We did not stop at business cards. Below is an ad I made for the Hotel, for the magazine 101 Things to Do in Mendocino County.

Worth the Drive, indeed

If you want to make reservations for rooms or meals, call them up: 877.964.3688 (locally 964.3688). You can discover more, plus see our web design work, on the web site we just designed for them: www.WestportHotel.us

If you want to have a consistent branding context, it makes sense to have a designer who can provide creative design, letterpress printing, a sensitive ear and eye, a million ideas, extensive experience, and one-stop shopping for all print collateral, as well as advertisements and web design capabilities. That would be Studio Z Mendocino. Did you know we did more than letterpress printing? Yes, even digital rack cards like these:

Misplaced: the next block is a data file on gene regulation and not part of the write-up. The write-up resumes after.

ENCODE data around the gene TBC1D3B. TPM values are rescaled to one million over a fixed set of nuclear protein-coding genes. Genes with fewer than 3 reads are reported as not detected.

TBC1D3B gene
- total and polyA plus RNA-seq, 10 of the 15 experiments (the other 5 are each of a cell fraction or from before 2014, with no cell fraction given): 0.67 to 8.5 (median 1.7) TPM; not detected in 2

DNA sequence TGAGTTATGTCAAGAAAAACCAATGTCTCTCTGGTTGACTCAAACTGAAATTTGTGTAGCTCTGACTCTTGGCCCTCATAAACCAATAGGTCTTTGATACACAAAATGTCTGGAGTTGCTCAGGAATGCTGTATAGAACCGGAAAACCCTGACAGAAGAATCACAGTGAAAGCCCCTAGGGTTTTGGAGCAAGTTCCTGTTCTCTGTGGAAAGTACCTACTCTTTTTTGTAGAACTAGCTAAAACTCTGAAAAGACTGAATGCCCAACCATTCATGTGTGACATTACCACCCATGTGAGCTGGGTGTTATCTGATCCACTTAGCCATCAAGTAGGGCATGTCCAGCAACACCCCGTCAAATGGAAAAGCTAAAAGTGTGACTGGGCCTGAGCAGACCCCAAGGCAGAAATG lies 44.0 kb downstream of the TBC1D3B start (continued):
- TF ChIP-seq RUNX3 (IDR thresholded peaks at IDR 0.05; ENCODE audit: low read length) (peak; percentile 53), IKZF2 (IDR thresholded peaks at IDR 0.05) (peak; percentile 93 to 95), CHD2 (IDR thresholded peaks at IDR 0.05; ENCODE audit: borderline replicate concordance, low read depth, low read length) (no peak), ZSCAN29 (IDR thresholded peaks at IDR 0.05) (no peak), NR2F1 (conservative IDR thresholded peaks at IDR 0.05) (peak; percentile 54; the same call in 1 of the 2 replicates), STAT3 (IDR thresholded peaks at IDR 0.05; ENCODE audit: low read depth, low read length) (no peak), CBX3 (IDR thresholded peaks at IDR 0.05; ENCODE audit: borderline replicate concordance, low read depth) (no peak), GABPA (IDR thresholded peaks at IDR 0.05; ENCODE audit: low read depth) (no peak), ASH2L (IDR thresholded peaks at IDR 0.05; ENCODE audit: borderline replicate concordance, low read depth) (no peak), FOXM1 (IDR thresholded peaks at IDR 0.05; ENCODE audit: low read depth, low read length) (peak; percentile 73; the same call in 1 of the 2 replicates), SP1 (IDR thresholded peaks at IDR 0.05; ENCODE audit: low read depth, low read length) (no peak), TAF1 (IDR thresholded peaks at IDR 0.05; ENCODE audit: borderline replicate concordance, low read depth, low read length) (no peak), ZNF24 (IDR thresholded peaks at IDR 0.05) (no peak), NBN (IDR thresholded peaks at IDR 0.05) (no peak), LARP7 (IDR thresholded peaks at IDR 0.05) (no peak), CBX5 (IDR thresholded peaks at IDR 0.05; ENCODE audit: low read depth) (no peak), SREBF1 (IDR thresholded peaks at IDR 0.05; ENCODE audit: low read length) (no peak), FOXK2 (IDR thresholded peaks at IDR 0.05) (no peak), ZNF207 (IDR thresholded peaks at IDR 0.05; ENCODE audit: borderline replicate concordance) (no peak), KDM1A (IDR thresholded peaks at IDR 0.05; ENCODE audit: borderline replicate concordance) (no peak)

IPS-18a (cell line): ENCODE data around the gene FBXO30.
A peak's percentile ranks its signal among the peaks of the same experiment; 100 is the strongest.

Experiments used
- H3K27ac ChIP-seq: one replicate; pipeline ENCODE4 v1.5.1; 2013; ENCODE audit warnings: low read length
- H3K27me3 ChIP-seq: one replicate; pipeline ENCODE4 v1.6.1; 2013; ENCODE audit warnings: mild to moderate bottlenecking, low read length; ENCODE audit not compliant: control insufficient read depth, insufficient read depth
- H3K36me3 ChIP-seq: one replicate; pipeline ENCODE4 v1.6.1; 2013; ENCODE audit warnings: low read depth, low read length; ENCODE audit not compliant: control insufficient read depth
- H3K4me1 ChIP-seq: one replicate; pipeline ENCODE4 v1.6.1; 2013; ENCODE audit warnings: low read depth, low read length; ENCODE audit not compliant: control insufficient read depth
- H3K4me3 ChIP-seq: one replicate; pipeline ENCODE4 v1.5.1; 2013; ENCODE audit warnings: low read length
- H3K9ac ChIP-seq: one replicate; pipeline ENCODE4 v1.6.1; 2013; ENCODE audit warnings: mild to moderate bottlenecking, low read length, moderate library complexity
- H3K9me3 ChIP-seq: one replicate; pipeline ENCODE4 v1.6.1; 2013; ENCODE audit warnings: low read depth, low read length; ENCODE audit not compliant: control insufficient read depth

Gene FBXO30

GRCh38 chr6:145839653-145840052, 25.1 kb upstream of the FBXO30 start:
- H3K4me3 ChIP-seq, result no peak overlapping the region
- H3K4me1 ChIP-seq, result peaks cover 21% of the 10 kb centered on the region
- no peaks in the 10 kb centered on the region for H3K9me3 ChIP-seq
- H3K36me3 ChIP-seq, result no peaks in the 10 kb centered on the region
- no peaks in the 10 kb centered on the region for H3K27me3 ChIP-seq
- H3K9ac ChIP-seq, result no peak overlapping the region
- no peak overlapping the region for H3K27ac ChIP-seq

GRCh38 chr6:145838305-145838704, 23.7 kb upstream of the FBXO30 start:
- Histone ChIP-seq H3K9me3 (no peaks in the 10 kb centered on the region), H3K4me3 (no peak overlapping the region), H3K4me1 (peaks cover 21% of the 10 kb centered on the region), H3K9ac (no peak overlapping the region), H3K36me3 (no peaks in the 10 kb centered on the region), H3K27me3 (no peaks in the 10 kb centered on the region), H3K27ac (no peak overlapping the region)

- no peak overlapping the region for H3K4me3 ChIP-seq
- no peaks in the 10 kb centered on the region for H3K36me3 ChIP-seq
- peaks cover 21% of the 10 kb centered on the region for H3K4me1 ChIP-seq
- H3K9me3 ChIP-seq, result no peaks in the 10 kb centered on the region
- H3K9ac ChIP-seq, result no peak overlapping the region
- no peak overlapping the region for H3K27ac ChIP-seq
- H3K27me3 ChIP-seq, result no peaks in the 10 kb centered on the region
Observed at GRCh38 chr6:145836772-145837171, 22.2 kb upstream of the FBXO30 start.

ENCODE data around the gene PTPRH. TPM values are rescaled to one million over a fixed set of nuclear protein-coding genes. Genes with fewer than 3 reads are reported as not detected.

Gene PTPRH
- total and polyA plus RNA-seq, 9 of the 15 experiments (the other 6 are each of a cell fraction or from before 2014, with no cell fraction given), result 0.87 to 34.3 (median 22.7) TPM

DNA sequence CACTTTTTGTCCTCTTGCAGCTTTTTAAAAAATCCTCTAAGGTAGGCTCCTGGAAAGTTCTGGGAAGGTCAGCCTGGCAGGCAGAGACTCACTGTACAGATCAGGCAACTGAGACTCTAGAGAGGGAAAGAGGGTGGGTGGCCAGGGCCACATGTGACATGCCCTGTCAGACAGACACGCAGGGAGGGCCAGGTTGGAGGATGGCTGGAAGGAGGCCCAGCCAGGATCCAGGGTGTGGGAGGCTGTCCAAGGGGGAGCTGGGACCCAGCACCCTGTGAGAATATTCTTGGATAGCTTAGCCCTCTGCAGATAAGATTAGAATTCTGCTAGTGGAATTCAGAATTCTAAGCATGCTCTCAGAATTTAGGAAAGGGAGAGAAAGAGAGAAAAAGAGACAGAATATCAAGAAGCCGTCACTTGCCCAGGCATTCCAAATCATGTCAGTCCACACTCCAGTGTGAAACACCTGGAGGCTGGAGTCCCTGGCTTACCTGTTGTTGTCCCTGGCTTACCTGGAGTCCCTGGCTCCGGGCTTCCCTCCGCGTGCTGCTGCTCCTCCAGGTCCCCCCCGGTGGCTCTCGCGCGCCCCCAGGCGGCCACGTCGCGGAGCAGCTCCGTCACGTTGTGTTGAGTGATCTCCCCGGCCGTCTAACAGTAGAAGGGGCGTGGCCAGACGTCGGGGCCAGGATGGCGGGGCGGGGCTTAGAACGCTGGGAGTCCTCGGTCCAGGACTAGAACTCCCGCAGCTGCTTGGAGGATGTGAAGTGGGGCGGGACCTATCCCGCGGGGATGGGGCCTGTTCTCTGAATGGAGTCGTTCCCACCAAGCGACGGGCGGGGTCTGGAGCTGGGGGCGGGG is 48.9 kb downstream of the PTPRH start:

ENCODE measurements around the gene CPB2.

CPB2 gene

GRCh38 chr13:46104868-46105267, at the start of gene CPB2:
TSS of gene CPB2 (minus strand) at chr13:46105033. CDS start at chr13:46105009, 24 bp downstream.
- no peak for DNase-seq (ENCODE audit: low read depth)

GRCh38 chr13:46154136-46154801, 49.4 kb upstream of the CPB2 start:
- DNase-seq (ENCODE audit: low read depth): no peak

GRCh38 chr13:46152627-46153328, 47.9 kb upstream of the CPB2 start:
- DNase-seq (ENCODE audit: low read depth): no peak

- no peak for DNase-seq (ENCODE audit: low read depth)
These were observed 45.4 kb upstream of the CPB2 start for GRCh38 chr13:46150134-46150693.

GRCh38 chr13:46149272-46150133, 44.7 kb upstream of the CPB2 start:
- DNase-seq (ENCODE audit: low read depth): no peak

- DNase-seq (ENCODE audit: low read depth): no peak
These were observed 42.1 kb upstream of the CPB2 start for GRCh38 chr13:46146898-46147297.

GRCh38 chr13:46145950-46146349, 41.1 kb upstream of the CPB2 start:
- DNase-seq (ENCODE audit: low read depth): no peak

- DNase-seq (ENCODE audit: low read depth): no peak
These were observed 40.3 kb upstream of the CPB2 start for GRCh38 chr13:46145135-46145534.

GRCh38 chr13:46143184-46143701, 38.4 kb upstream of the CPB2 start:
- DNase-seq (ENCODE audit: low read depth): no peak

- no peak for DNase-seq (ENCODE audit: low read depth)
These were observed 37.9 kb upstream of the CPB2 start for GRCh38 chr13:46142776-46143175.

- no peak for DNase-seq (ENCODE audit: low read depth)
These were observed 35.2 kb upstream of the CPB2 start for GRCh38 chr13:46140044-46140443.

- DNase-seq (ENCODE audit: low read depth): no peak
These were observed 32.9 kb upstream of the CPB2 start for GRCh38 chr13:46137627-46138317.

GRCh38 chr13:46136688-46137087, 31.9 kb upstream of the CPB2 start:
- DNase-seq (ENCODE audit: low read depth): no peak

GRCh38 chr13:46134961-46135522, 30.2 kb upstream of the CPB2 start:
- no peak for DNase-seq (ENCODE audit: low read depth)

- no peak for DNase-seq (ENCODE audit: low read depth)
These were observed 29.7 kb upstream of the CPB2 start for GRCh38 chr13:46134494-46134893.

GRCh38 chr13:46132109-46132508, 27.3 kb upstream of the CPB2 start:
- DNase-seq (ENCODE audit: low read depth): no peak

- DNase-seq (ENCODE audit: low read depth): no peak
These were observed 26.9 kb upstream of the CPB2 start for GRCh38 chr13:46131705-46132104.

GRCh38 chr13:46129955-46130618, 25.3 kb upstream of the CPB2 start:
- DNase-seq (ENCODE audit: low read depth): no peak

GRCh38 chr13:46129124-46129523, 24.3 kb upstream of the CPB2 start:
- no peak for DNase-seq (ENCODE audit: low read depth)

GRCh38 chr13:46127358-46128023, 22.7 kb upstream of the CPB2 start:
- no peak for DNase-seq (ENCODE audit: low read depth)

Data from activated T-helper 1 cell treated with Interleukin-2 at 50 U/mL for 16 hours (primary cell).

The Westport Hotel offers breakfast when you rent a room, gorgeous Sunday Brunches, afternoon tea on weekends, and absolutely worth-the-drive dinners by Chef Shana Everhart, four nights a week, plus beer-wine-espresso and a brilliant pub menu in the bar. Let’s meet there sometime and talk about YOUR branding over a beautiful glass of wine and something delicious at sundown.

We welcome your inquiries: 707.964.2522

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photos by Dana Goodson

Fabulous Florida Photographer, Dana Goodson, just got the new stationery and business cards Studio Z Mendocino made up for her, and posted these photos on her blog last night. I am so thrilled with how she shot them. She had to get out her macro lens for the shot above. Beautiful. The only thing that could beat them would be for you to hold one of her cards in your hand. We used our favorite Cranes Lettra 600 gsm, foil stamped her name/logo in a shimmering aqua foil, added edge painting that matches the foil to a T. They are amazing and lovely. Here are Dana’s own words (which partly quote me too, so they are kind of some of MY words too. Oh, I love those double ups!):